The U.S. Supreme Court recently weighed in on an issue regarding a provision of the Bank Secrecy Act (BSA) that has split two federal courts of appeal. Its 5-4 ruling in Bittner v. U.S. is welcome news for U.S. residents who “non-willfully” violate the law’s requirements for the reporting of certain foreign bank and financial accounts on what’s generally known as a FBAR. The full name of a FBAR is the Financial Crimes Enforcement Network (FinCEN) Form 114, Report of Foreign Bank and Financial Accounts.
The BSA requires “U.S. persons” to annually file a FBAR to report all financial interests in, or signature or other authority over, financial accounts located outside the country (with certain exceptions) if the aggregate value of the accounts exceeds $10,000 at any time during the calendar year. The term “U.S. person” includes a citizen, resident, corporation, partnership, limited liability company, trust or estate.
According to related regulations, individuals with fewer than 25 accounts in a given year must provide details about each. Filers with 25 or more accounts aren’t required to list each or provide specific details; they need only provide the number of accounts and certain other basic information. FBARs generally are due on April 15, with an automatic extension to Oct. 15 if the April deadline isn’t met.
Under the BSA, a willful violation of the requirement is subject to a civil penalty up to the greater of $100,000 or 50% of the balance of the account at issue. A provision prescribes a penalty of up to $10,000 for a non-willful violation of the filing requirement (with an exception for reasonable cause). Criminal penalties also may be imposed.
Violations at issue
The case before the Supreme Court was brought by Alexandru Bittner, a dual citizen of Romania and the United States. He testified that he learned of the reporting obligations after returning to the United States in 2011. Bittner subsequently submitted the required annual reports for 2007 through 2011.
The IRS deemed his FBARs deficient because they didn’t include all of the relevant accounts. Bittner then filed corrected reports with information for each of his accounts. Although the IRS didn’t contest the accuracy of the new filings or find that his previous errors were willful, it determined the penalty was $2.72 million — $10,000 for each of 272 accounts reported in five FBARs.
Bittner went to court to contest the penalty, arguing that it applies on a per-report basis, not per account — so he owed only $50,000 in penalties for his non-willful violations. The district court agreed, but the Fifth Circuit Court of Appeals reversed the ruling, siding with the IRS. By contrast, the Ninth Circuit, in U.S. v. Boyd, found in 2021 that the BSA authorized “only one non-willful penalty when an untimely, but accurate, FBAR is filed, no matter the number of accounts.” That meant it was up to the Supreme Court to settle the issue.
High court’s ruling
The Supreme Court agreed with Bittner’s interpretation of the BSA’s penalty provision for FBAR violations. It cited multiple sources that supported this conclusion.
For example, the Court noted that Congress had explicitly authorized per-account penalties for some willful violations. When Congress includes particular language in one section of a statute but omits that language from another, it explained, the Court normally understands the difference in language as conveying a difference in meaning. In other words, Congress obviously knew how to tie penalties to account-level information if that was its intent.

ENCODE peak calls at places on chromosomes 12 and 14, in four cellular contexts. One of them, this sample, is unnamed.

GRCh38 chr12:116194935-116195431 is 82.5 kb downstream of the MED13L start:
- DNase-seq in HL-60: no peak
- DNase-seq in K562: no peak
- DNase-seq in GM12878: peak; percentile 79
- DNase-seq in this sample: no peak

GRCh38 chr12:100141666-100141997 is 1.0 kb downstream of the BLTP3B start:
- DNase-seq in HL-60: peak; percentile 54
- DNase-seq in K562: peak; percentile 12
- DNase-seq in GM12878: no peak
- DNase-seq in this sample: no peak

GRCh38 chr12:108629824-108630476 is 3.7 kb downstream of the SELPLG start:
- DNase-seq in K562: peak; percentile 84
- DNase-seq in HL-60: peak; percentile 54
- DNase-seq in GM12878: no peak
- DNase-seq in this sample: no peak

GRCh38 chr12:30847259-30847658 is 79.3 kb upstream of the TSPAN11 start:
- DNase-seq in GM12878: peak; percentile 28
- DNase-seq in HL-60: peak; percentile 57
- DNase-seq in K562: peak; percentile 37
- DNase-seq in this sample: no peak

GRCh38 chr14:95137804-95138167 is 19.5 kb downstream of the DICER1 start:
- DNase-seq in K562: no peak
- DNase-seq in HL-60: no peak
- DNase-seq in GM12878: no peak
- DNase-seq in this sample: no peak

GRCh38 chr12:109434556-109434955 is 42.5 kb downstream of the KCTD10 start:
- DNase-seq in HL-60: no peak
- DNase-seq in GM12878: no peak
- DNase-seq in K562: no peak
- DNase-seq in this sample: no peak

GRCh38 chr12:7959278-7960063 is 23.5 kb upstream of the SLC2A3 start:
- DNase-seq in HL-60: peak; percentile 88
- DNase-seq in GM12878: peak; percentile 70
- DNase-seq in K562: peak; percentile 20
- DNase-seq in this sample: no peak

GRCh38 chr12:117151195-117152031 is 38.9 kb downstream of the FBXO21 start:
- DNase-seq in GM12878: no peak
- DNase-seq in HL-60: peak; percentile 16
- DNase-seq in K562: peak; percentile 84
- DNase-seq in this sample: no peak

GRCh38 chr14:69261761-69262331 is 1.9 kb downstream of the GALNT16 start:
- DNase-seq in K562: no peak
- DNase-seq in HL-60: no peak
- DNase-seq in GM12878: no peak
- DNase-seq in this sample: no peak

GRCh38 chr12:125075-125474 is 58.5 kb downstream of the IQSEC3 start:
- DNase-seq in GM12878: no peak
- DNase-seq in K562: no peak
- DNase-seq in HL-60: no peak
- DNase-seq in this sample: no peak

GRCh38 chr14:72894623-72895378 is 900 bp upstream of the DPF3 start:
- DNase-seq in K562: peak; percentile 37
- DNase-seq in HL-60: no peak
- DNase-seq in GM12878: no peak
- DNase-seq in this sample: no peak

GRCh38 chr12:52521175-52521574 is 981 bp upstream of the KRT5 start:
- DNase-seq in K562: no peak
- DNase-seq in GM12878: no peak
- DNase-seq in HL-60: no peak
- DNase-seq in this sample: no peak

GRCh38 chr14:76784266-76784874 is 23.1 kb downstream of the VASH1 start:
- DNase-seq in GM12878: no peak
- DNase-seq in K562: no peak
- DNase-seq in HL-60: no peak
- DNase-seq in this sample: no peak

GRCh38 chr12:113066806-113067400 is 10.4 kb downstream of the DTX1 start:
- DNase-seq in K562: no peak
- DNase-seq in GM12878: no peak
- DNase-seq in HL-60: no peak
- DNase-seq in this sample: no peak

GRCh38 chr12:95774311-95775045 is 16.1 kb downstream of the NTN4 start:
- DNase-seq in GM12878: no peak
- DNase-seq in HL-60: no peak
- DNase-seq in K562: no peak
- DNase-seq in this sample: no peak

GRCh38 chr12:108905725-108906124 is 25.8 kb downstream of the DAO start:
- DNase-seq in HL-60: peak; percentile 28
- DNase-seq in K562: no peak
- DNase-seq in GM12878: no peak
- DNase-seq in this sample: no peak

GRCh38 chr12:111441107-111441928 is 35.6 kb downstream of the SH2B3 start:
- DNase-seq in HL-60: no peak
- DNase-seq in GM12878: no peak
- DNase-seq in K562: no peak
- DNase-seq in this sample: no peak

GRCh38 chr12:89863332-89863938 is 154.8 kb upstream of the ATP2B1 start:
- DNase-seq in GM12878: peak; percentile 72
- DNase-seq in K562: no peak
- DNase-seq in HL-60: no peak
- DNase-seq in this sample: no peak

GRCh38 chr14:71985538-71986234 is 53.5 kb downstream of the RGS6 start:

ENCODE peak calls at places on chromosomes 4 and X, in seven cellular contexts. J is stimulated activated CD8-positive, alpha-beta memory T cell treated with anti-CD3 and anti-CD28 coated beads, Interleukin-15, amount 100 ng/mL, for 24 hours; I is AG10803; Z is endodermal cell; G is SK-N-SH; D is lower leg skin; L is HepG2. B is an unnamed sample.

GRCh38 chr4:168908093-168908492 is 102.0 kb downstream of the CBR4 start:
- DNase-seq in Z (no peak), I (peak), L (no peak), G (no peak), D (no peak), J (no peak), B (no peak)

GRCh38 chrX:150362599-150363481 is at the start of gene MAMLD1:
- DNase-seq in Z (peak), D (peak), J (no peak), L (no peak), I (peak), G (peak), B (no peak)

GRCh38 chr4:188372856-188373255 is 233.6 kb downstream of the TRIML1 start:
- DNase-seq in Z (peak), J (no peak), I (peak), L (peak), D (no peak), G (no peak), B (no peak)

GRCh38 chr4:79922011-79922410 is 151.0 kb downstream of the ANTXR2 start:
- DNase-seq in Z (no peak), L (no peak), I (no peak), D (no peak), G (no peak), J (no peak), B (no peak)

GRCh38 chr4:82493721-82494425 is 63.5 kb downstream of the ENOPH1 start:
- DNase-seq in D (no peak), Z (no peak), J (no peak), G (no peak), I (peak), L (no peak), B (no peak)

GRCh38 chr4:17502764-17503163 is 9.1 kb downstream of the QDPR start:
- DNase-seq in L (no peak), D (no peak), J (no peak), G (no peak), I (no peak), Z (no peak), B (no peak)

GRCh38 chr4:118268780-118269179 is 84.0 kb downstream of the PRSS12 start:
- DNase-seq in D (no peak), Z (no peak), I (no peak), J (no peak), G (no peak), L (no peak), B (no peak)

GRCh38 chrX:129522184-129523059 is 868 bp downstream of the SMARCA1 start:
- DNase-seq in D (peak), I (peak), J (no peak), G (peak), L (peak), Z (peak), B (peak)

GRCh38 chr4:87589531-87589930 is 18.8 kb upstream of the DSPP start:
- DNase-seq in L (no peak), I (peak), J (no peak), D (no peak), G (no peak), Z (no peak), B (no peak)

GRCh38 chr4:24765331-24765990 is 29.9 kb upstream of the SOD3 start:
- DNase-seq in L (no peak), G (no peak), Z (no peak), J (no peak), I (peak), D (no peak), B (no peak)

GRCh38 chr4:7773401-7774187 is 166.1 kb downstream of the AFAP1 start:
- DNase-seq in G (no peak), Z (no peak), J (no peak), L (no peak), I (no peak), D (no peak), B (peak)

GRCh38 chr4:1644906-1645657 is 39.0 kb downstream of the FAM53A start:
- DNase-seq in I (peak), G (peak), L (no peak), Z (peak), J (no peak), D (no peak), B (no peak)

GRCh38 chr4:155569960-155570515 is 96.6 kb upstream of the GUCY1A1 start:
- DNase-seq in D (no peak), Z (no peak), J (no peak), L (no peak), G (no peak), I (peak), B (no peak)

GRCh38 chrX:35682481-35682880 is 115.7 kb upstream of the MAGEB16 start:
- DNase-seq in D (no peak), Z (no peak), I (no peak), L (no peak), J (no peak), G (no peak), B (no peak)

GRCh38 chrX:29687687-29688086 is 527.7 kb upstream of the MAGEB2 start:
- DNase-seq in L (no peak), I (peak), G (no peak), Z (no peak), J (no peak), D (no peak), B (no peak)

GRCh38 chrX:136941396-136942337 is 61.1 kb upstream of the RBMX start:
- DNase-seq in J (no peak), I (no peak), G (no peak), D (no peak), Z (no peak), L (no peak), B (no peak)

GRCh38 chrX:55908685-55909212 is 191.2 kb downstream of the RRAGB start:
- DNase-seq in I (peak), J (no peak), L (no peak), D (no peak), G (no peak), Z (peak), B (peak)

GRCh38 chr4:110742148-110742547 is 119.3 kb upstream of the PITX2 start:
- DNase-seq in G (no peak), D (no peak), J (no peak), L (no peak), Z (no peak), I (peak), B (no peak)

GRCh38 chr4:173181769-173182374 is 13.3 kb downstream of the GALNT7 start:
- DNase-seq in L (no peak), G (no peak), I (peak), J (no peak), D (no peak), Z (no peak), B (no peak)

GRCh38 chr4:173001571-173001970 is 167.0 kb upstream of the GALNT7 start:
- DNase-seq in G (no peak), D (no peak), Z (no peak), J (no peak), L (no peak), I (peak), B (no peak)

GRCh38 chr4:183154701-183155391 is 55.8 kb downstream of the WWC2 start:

The Court also highlighted various public guidance from the IRS, including instructions for earlier versions of the FBAR and an IRS fact sheet. These references, the Court said, suggested to the public that the failure to file a report represents a single violation that exposes a non-willful violator to a single $10,000 penalty. (Note: The Supreme Court emphasized that such guidance wasn’t “controlling” or decisive, but only informed its analysis.)
Implications for taxpayers
The Supreme Court’s ruling significantly reduces taxpayers’ potential financial exposure for non-willful violations of the FBAR reporting requirements. The reports typically list multiple accounts, meaning the IRS’s interpretation could have led to tens of thousands of dollars in penalties for a single violation.
As the Court also pointed out, an individual with only three accounts who made non-willful errors when providing account-specific details would face a potential penalty of $30,000, regardless of how slight the errors or the value of the accounts. But a person with 300 bank accounts would shoulder far less risk because he or she is required to disclose only the correct number of accounts, with no details. Similarly, a person with a $10 million balance in a single account who fails to report the account would be subject to a penalty of $10,000 — while someone who fails to report a dozen accounts with an aggregate balance of $10,001 would be subject to a penalty of $120,000.
It’s important to note that the Supreme Court’s ruling applies only to non-willful failures to file. The penalties for violations that are knowing, intentional, reckless or due to willful blindness aren’t subject to the per-report limit and may be assessed on a per-account basis, with costly ramifications.
The Supreme Court’s ruling in Bittner should bring relief to taxpayers who’ve non-willfully violated the BSA’s filing requirement, but it didn’t clear all uncertainty around FBAR penalties. For example, the Court didn’t address the mens rea (level of intent) on the part of the taxpayer that the IRS must establish to impose a non-willful penalty or whether penalties for violations of the BSA’s recordkeeping requirements are determined on a per-account basis.
CSH’s tax team can help you avoid these questions by ensuring you properly comply with your FBAR obligations.